Helping Health


The FEATHER (Facilitating health and wellbeing by developing systems for early recognition of urinary tract infections) project is developing AI and robotics to enable earlier identification of UTI symptoms. Led by The University of Edinburgh’s School of Informatics in collaboration with the National Robotarium, researchers are working with social care and residential homes to develop smart sensors and data systems that can alert individuals and carers of potential infection. Earlier diagnosis of UTIs, affecting 150 million people worldwide each year, can reduce requirement for emergency care, ensure the appropriate prescription of antibiotics and improve patient care.



The novel Neurorobotics Model of Parkinson’s Disease project, led by the Edinburgh Centre for Robotics in the UK and Digital Metropolis Institute in Brazil, combined the use of humanoid robots with neuroscience to better understand the mechanisms of Parkinson’s disease. Using the National Robotarium’s iCub, a 1m tall open-source humanoid crafted to mirror the sensory and physical attributes of a young child, researchers replicated the intricate dynamics of both healthy and Parkinsonian brains, inducing varying degrees of motor disruption during the execution of behavioural tasks. These future models could conceivably pave the way for ground breaking advancements in Parkinson’s disease therapies, offering an even more promising alternative to animal testing. The Neuro4PD project received backing from The Royal Society and the Newton Fund.

Fourier Intelligence

Through an MOU (Memorandum of Understanding) with international medical technology company Fourier Intelligence, researchers at the National Robotarium are utilising its sophisticated therapeutic equipment to improve understanding of the use of robotics and AI for assisted living, movement and patient rehabilitation. One study is focused on the effectiveness of socially assistive robots to support physical rehabilitation and cognitive exercises, using technology donated in-kind by Fourier.

Helping People


The Socially Pertinent Robots in Gerontological Healthcare (SPRING) project is developing Socially Assistive Robots (SARs) that can speak to humans naturally within complex and busy environments. With a focus on the use of SARs for elderly adults in healthcare settings, such as hospital waiting rooms, it is facilitating more natural interactions between humans and robots, enabling trust in robotics as a point of information, and providing social support to people in scenarios that can often be overwhelming.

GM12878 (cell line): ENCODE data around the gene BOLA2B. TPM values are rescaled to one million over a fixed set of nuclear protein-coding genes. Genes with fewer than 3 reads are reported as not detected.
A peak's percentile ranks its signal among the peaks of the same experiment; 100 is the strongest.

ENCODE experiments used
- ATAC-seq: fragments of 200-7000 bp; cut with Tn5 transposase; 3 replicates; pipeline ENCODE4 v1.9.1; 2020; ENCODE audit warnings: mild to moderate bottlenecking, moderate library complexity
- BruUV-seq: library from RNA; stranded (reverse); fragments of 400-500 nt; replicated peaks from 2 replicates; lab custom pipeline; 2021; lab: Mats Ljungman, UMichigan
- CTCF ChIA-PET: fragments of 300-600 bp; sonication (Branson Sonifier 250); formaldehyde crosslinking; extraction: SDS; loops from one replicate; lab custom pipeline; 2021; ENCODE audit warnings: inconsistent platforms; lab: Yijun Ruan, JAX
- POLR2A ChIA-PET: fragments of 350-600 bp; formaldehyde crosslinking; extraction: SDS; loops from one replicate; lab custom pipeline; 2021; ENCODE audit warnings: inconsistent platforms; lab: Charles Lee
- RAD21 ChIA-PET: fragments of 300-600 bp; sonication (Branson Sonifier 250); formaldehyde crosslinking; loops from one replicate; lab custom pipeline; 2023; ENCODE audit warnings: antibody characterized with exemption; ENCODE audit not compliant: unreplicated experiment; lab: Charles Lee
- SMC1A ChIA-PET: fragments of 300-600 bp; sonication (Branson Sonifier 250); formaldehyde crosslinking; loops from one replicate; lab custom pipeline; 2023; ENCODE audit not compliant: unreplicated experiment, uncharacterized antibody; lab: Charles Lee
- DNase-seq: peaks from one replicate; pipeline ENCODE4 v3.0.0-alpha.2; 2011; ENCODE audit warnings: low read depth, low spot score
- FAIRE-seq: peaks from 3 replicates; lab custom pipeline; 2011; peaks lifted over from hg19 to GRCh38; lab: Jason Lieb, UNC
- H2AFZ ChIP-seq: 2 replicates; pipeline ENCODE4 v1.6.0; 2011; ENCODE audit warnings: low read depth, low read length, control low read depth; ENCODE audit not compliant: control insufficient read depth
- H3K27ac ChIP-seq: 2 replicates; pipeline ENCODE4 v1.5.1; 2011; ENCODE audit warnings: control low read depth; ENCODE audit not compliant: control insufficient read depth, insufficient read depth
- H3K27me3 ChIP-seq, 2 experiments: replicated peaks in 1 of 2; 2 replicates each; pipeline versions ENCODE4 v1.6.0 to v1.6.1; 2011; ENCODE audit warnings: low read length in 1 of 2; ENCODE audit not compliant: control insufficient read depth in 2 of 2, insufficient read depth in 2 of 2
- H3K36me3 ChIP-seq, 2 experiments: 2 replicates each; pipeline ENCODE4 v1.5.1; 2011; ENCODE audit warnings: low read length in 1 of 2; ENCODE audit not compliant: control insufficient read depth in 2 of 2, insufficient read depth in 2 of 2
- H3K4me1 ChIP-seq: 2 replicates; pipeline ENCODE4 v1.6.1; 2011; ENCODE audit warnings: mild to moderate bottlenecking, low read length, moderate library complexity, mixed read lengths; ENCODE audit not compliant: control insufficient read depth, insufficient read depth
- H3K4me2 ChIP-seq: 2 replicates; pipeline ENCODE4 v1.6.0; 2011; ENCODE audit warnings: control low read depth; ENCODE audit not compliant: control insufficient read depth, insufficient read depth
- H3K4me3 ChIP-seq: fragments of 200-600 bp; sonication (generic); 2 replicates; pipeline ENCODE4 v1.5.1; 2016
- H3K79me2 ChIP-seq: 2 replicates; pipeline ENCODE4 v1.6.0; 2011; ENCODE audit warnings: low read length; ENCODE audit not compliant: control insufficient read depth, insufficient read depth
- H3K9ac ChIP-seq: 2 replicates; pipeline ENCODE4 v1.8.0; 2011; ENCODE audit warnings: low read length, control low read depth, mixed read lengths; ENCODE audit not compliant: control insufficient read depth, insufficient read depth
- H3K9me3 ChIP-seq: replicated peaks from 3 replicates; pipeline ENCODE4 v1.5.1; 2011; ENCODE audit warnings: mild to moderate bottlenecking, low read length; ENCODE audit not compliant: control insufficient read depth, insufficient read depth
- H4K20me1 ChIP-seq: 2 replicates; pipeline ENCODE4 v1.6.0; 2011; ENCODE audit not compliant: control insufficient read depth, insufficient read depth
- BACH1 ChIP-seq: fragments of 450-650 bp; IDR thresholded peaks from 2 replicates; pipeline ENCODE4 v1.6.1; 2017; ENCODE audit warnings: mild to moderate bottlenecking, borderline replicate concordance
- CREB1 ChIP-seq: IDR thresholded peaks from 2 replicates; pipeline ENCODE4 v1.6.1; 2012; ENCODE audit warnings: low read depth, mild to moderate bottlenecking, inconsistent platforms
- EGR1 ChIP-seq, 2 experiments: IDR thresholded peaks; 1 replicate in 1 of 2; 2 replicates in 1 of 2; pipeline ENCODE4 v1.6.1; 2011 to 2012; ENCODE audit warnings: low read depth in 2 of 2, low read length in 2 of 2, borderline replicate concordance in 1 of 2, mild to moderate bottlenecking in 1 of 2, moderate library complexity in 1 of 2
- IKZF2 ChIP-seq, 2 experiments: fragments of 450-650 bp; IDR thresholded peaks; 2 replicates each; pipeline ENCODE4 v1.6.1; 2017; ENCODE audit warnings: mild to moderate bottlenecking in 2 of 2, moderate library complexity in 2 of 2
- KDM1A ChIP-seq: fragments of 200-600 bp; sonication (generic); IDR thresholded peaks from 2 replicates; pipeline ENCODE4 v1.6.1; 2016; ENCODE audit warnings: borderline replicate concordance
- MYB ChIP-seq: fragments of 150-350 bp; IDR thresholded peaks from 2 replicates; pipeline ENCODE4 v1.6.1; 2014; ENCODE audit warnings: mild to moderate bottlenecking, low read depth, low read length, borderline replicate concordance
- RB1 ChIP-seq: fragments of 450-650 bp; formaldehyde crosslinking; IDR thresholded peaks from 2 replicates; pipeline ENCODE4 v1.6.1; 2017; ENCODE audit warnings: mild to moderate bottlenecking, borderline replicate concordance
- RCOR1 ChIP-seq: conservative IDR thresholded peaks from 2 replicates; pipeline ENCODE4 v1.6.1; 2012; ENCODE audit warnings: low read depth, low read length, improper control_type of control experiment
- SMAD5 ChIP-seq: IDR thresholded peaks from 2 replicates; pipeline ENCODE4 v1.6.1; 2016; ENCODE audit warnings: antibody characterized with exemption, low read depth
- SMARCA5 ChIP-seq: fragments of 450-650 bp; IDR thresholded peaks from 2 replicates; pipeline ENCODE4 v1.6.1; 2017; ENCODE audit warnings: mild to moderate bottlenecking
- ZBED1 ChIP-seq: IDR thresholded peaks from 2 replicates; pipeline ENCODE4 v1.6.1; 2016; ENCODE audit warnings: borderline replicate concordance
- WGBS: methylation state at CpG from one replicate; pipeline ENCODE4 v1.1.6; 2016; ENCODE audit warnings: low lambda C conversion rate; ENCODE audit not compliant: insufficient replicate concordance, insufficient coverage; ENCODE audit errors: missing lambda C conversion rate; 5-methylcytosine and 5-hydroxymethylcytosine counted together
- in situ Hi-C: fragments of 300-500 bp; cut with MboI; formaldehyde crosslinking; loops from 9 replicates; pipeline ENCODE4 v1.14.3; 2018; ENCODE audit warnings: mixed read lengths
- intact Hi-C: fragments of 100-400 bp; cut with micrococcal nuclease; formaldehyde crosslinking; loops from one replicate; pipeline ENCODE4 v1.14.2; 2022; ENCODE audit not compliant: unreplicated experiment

Amazon Simbot Challenge

A team of students from Heriot-Watt University have developed a sophisticated embodied AI agent that can accurately respond to people’s demands and commands online. Team EMMA created the bot for the 2023 Amazon Alexa Prize SimBot Challenge, a challenge to help advance the next generation of virtual assistants, and successfully made it through to the final five in the global competition, the only non-US team to do so.

Helping Industry


Supported by the Engineering and Physical Science Research Council (EPSRC), the £1.4m Underwater Intervention for Offshore Renewable Energies (UNITE) project is developing electric remotely operated vehicles (eROVs) to perform maintenance and repair tasks on offshore wind turbines. Delivered with indstury partners Fugro, the world’s leading Geo-data specialists, the eROVs aim to dramatically improve health and safety for workers, reduce carbon emissions and improve efficiency.

Manufacturing Lasers

Scientists in the Precision Laser Applications (PLA) labs are exploring the potential use of robotics to assist in manufacturing lasers. In a three-year project funded by the UKRI EPSRC, the team are working with optical components manufacturer Gooch & Housego, aerospace giants Leonardo and laser makers Luxinar, to test the use of robots to undertake time-consuming and repetitive assembly and alignment steps. If successful, it will allow humans more time to concentrate on the important testing and quality-control steps.

Helping the Environment


Smartrawl is an AI-empowered fishing net designed to prevent marine bycatch by trawlers. The brainchild of Heriot-Watt Professor and marine technology expert Paul Fernandes, the National Robotarium are helping to develop the efficacy of the device’s smart-patented gate system that will ensure that fishers catch only the fish they’re targeting, allowing other animals to be released back into their natural environment quickly and without harm.

Helping Society

AI to tackle Gender-Based Violence online

Researchers at the National Robotarium are developing advanced ‘machine learning’ algorithms that will significantly improve the detection, intervention and prevention of online gender-based abuse.

The project has been awarded £1 million of funding from UK Research and Innovation (UKRI) and will create state-of-the-art AI tools that use a broad variety of viewpoints, perspectives and experiences to improve the detection of online abuse. The project has been set up by researchers at the National Robotarium in response to a recent report published by Glitch, the UK’s leading charity against online abuse.

Helping Society

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